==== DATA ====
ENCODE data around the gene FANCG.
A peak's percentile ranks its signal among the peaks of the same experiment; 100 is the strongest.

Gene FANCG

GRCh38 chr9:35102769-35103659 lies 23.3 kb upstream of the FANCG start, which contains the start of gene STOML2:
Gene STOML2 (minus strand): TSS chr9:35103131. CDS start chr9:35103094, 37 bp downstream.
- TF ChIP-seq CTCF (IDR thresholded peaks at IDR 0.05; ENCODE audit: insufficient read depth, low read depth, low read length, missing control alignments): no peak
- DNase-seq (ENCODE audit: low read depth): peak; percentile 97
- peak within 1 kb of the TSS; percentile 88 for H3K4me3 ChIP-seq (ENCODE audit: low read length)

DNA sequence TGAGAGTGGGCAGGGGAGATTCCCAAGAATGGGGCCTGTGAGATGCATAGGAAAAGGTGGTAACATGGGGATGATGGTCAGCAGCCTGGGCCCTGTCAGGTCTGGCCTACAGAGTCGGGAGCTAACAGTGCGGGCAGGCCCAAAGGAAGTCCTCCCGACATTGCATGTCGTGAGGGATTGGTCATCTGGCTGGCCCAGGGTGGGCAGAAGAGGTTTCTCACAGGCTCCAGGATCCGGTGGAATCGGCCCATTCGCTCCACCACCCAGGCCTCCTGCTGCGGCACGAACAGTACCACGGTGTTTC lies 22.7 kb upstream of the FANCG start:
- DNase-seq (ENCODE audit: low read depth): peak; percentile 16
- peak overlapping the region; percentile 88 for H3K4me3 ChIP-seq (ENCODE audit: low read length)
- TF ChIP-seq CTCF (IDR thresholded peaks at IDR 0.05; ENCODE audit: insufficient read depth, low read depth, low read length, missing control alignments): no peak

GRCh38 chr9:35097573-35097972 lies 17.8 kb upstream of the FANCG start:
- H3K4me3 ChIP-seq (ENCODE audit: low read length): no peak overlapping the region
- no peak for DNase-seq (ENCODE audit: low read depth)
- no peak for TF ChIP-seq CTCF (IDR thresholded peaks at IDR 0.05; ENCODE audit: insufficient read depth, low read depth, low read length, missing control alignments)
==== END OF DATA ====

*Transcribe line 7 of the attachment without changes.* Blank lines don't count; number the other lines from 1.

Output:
- DNase-seq (ENCODE audit: low read depth): peak; percentile 97